Why? Because vitamin D is derived through sunlight and during winter we simply don’t get enough of it to produce the required amount of vitamin D.
But if the sun does decide to show its face mid-winter and you rush outside at lunchtime to relish an hour of vitamin-D topping up time…you’ll be fine, right?
If you sit outside in the sun on an autumn or winter’s day the amount of vitamin D your body will obtain through the sunlight is a whopping zero. A recent poll shows 35% of office workers leave the office to get some sun – but during the winter months how many of this 35% would be shocked to discover they’re not getting any vitamin D during their lunch hour?
Because we live in Northern latitudes we cannot make sufficient vitamin D during autumn and winter months. Just like your age effects the amount of nutrients and the type of nutrients you need daily, so does where you live; and where vitamin D is concerned, this couldn’t be more accurate as 90% of your circulating vitamin D level is produced via the skin’s reaction to sunlight.
Fortification of certain foods in Northern Europe with vitamin D has become increasingly mandatory due to this extreme lack of sunlight and what you might not realise is that your body can only produce vitamin D from UVB rays when the UV index is 4 or higher – which in Britain is simply not the case during much of autumn, and all of winter.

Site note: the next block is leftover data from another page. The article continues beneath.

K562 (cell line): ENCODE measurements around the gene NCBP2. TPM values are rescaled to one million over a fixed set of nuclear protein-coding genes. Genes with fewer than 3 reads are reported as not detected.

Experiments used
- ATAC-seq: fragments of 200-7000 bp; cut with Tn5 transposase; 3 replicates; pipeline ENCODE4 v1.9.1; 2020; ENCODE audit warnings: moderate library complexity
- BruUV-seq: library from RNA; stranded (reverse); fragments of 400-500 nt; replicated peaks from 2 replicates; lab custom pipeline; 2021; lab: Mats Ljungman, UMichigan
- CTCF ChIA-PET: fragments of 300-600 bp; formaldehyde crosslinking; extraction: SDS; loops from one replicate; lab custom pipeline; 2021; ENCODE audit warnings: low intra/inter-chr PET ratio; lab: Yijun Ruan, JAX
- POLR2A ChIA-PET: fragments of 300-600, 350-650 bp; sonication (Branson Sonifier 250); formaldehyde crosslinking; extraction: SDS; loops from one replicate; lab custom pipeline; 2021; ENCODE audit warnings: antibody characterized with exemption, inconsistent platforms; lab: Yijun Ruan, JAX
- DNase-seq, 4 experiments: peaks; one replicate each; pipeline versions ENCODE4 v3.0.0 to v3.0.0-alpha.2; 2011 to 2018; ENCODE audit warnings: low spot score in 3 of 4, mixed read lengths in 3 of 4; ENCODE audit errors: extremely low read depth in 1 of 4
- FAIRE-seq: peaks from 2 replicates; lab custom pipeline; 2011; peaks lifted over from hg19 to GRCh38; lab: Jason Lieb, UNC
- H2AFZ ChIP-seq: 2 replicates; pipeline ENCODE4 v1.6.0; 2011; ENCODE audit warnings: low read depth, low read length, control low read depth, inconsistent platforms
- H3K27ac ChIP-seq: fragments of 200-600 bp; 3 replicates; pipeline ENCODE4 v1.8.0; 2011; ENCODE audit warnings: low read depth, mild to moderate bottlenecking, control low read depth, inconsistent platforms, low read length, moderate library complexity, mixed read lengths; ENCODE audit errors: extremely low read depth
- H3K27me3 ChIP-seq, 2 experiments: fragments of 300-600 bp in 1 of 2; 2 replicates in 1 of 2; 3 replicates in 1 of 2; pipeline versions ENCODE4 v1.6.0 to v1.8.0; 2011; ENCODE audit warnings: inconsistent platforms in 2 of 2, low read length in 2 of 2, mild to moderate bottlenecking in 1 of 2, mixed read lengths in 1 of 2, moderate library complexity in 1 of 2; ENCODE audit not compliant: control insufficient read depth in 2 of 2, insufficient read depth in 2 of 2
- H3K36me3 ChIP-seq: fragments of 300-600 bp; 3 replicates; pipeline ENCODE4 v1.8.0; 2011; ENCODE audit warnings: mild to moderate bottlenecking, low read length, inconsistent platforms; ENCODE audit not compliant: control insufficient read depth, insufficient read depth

We’re not synthesising enough vitamin D during winter and that is a fact.
A doctor’s perspective
Healthspan Medical Director Dr Sarah Brewer says, NDNS data show that 75% of the British population have intakes of vitamin D below the recommended level, and this has negative effects on bone and muscle health as well as immunity. A fifth of adults aged 19 to 64 years, and around a sixth of adults aged 65 years and over and children aged 11-18 years have low vitamin D status over the year.
Public health England recommend that everyone takes a supplement supplying 10mcg vitamin D. Many experts believe a higher dose of 25 mcg is more appropriate – especially in older age groups whose ability to make and absorb vitamin D is reduced.’
Why vitamin D is not just beneficial, but a necessity
Further quote from Dr. Sarah on what vitamin D does for your body ‘Vitamin D is vital for the absorption of calcium to help maintain strong bones. It is also involved in immunity, plus brain, muscle and heart health. Deficiency can lead to fatigue, recurrent infections and muscle and bone aches and pains, and increases the risk of falls and fractures in older people, for example.’